Articles Posted in Criminal Immigration

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Immigration Enforcement in the Chicago area in 2017 has been expanding.  Workplace raids by ICE agents are more frequent, arrests and detentions have increased, and undocumented immigrants must now fear what were formerly routine procedures such as “check-ins” with ICE because of the uncertainty that they will be forced into detention.  Immigration Bonds seem to be harder to come by – as ICE is declining to set bond on many of its detainees, leaving the question of bond up to an immigration judge.  The wait to see an immigration judge for a bond hearing can be several weeks spent in ice custody.  The immigration court docket in Chicago has doubled since 2010, with nearly 25,000 pending cases now backlogged.  Individual hearing dates are being scheduled out as far as 2021 for some cases.

The Trump Justice Department is focusing on enforcements policies to streamline the removal and deportation of undocumented immigrants.  Although their main priority is supposed to be those arrested or convicted of crimes, many other noncriminal immigrants are being swept up in their net. Make sure you know your rights if your are detained by ICE or ICE shows up at your home or workplace.  Have a family member contact an Immigration Attorney experienced in Removal Defense and Immigration Bond Hearings if you are processed by ICE for detention.  Being detained by ICE and placed in Removal or Deportation proceedings is particularly frightening and stressful.  But there are forms of relief that you may qualify for, that could eventually lead to permanent residence status, if you meet certain eligibility requirements.

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In 2017, the number of undocumented immigrants being taken to Illinois ICE Detention centers has more than doubled at some locations.  In past years, immigrants who were stopped for traffic violations were seen as low priority enforcements and were not detained by Immigrant Enforcement agents (ICE) unless there was some other, more serious or outstanding criminal arrests, charges or convictions.  Now, everyone who is undocumented is fair game for immigration enforcement.  Immigrants stopped for speeding, involved in minor traffic accidents, and even those showing up in civil court need to be concerned about being arrested by ICE and taken to detention.  Bonding out of ICE detention has become more difficult, and having to  appear before an Immigration Judge to request bond is far more likely than it used to be.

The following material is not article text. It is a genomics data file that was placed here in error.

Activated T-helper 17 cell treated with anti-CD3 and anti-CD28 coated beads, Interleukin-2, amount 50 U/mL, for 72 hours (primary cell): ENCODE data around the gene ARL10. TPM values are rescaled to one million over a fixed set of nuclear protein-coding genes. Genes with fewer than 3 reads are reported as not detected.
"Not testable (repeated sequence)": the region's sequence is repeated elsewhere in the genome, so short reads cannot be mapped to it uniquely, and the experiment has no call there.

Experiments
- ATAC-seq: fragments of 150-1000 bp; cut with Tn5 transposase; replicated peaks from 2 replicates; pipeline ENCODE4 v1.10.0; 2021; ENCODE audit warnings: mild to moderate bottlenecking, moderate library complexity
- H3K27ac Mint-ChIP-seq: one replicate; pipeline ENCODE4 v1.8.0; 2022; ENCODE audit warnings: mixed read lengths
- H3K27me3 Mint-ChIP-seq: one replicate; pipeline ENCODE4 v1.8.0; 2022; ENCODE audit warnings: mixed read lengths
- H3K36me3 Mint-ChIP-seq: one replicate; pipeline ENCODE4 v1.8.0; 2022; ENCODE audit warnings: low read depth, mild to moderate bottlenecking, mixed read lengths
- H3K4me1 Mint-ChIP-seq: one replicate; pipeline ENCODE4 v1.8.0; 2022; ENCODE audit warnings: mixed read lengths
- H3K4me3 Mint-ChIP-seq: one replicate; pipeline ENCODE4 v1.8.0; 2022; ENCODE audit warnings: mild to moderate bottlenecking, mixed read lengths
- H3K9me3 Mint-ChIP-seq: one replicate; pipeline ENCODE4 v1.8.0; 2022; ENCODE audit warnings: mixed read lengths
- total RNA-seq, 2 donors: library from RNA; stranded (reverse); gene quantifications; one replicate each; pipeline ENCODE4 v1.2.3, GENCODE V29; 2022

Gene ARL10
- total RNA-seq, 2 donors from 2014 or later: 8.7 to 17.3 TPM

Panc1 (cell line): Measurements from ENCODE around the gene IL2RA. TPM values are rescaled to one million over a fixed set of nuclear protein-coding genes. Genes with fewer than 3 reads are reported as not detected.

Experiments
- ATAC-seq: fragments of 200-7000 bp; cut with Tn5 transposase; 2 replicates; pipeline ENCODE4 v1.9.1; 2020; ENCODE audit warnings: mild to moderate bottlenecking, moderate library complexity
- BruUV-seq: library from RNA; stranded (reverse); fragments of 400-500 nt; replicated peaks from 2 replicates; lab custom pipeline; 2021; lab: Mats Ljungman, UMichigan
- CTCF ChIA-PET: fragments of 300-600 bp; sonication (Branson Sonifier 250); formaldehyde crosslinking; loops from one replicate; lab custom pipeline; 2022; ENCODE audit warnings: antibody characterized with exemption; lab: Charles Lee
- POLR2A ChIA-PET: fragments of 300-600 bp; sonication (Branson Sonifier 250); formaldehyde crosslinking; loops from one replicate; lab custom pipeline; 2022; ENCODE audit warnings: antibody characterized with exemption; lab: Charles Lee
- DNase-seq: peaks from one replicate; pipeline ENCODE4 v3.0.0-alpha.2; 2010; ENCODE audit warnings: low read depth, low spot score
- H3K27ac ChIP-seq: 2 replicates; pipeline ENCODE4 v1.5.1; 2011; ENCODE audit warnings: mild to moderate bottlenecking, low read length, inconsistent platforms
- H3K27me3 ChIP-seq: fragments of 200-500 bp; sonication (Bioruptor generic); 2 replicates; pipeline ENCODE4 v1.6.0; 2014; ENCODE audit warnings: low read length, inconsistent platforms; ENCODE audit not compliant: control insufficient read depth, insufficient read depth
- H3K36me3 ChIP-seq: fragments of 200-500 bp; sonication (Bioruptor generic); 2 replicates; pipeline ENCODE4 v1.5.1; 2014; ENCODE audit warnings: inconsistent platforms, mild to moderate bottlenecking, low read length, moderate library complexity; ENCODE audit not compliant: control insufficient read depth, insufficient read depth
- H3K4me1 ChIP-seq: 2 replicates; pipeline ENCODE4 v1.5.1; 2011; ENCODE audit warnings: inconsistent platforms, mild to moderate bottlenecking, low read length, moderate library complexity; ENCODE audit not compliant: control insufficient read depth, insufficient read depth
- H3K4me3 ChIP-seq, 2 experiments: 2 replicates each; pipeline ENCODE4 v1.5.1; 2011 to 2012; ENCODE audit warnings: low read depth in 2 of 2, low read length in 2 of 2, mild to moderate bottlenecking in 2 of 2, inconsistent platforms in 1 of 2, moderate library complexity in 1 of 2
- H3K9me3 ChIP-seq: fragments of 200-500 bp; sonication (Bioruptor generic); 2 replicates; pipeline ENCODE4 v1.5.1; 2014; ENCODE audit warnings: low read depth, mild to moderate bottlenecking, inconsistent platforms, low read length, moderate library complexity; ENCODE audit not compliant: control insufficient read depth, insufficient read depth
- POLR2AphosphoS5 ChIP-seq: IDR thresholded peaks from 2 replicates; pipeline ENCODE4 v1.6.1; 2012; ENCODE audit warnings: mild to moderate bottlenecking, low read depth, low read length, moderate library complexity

If you or a relative are detained or arrested by Immigration Enforcement agents, contact a qualified immigration attorney as soon as possible to determine whether you are eligible for a bond hearing.  The time between when an immigrant enters ICE detention, is processed and his case is registered with the Immigration Court can be longer than a month.  An attorney can help you file a motion to request a bond hearing -even before your case has been processed with the Immigration Court and you receive your first hearing notice.  Not everyone is entitled to bond out of immigration detention.  Convictions for certain crimes or prior removal orders can trigger mandatory detention, in which case you must remain in custody until your immigration case is decided.

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If you are undocumented and approached by Law Enforcement, the Department of Homeland Security, ICE or other Immigration Officials – you do have certain rights.  If encountered at home, you do not have to open the door unless the officials have a search warrant.  You have the right to remain silent, and the right to speak to a lawyer if you are detained or taken into custody.  If you are approached in a Public area by immigration officers, you have the right to remain silent, you may refuse a search, and you have the right to speak to a lawyer if detained or taken into custody.  You can refuse to sign any and all paperwork presented to you until you have spoken to a lawyer.  Print out the attached Know Your Rights pages and keep them for your reference.  Cut out the Know Your Rights Card and carry it with you.  You may give it to immigration officers if you do not wish to speak to them.

Know your Rights – Home

Know Your Rights Card

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On April 11, 2017, Attorney General Jeff Sessions issued a memorandum to all federal prosecutors titled “Renewed Commitment to Criminal Immigration Enforcement,” in which he directs federal prosecutors to enforce the criminal laws against unlawful entry into the United States.  In the past, offenses such as unlawful entry, unlawful re-entry, document fraud or identity theft had noncriminal resolutions such as deportation or voluntary departure. The policies recently outlined by Sessions now encourage criminal prosecution of non-violent immigration violations as follows:

  1.  Offenses related to unlawful transportation of harboring of undocumented aliens, with priority on those smuggling three or more individuals.
  2. Any case where the defendant has two or more prior misdemeanor improper entry convictions, or one or more improper entry convictions with aggravating circumstances, such as criminal history, gang membership or affiliation or multiple prior voluntary returns, prior removal or deportation orders, will be referred for criminal prosecution.
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